- News Home
17 April 2014 12:48 pm ,
Vol. 344 ,
Officials last week revealed that the U.S. contribution to ITER could cost $3.9 billion by 2034—roughly four times the...
An experimental hepatitis B drug that looked safe in animal trials tragically killed five of 15 patients in 1993. Now,...
Using the two high-quality genomes that exist for Neandertals and Denisovans, researchers find clues to gene activity...
A new report from the Intergovernmental Panel on Climate Change (IPCC) concludes that humanity has done little to slow...
Astronomers have discovered an Earth-sized planet in the habitable zone of a red dwarf—a star cooler than the sun—500...
Three years ago, Jennifer Francis of Rutgers University proposed that a warming Arctic was altering the behavior of the...
- 17 April 2014 12:48 pm , Vol. 344 , #6181
- About Us
Drought Pushed the Andes Higher
22 October 2003 (All day)
Many dramatic events in Earth's history are attributed to climate change, from mass extinctions to the drying up of inland seas. Now, two geologists suggest that climate change may also fiddle with events deep inside Earth. They propose that over the last 40 million years, bouts of cool and dry climate along the west coast of South America may have leveraged the towering Andes to much greater heights than other, similar ranges.
The Andes rose to 5 kilometers above sea level as oceanic crust slid beneath the lighter South American continent. That's a typical way to raise mountains, yet the towering peaks are a good 1 to 2 kilometers higher on average than mountains formed in similar situations around the Pacific rim. What caused the extra tectonic stress needed to bulk up the Andes is unknown.
Faced with this conundrum, University of Oxford geologist Simon Lamb and geologist Paul Davis at the University of California, Los Angeles, calculated how much stress would be needed to support the height and weight of various mountains along the length of the Andes. Lamb and Davis then made what they think is a key observation: The central Andes, where the peaks are highest, faces an extreme lack of rain and rivers. That means little sediment is carried offshore to settle in the oceanic trench where the ocean plate dives beneath the continent. In the 23 October issue of Nature, the pair suggests that less sediment equated to less lubrication. As the ungreased oceanic plate scraped beneath the continent, it provided the greater stress needed to build the mountains higher.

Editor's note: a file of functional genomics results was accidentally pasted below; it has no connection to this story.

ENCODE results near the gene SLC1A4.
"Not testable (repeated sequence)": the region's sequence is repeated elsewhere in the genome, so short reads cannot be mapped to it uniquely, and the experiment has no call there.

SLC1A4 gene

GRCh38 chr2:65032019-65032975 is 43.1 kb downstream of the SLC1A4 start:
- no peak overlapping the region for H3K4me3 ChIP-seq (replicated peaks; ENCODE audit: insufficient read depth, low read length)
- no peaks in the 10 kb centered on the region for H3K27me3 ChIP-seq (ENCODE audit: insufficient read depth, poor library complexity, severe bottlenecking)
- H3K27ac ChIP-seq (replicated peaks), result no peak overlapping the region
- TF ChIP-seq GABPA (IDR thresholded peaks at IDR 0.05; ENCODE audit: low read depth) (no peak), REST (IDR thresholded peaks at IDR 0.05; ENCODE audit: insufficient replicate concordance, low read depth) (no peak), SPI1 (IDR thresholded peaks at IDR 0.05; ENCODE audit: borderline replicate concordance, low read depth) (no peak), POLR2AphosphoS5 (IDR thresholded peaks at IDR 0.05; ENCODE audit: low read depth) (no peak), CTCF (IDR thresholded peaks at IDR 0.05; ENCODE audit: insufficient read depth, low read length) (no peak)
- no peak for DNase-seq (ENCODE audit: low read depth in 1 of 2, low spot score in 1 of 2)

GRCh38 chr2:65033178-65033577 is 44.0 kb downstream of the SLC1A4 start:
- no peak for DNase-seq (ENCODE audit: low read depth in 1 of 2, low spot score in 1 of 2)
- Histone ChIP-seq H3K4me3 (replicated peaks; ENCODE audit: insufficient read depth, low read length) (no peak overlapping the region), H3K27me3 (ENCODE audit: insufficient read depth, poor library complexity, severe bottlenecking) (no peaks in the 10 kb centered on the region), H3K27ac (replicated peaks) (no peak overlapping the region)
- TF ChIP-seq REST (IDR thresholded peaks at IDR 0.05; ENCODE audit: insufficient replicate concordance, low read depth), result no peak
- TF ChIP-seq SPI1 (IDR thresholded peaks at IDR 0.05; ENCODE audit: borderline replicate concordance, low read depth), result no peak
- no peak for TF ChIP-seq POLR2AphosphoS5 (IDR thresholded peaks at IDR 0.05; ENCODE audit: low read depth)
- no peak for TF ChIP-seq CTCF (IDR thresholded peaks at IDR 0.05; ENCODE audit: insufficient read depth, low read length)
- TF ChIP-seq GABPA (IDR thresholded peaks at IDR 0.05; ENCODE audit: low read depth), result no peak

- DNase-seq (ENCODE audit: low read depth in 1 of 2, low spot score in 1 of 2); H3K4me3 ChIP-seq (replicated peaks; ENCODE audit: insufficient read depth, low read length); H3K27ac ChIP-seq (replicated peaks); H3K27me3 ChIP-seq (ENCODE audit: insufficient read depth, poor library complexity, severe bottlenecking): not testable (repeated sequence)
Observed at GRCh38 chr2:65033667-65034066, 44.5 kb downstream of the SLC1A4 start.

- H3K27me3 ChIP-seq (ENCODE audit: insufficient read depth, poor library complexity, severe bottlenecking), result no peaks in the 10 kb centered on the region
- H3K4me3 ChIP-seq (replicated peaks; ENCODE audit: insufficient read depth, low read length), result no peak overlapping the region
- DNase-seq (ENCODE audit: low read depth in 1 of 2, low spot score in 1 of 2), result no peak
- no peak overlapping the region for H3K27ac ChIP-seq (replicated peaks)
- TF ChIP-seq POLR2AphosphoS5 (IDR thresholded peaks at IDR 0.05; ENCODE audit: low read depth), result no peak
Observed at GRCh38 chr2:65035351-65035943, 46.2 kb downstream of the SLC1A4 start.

To see if dry conditions were also prevalent when the Andes were on their way up, Lamb and Davis checked records of deep ocean temperatures. These suggested that periodic pulses of cold water from the Antarctic along the South American coast could indeed have kept rainfall low, and these cold periods also seem to match times of very rapid uplift in Andean height.
The idea has merit, says geologist Richard Allmendinger of Cornell University in Ithaca, New York, and is certainly worth investigating further. But he cautions that it's hard to get accurate chronologies for climate and mountain uplift and the correlations may not hold up as more data come in.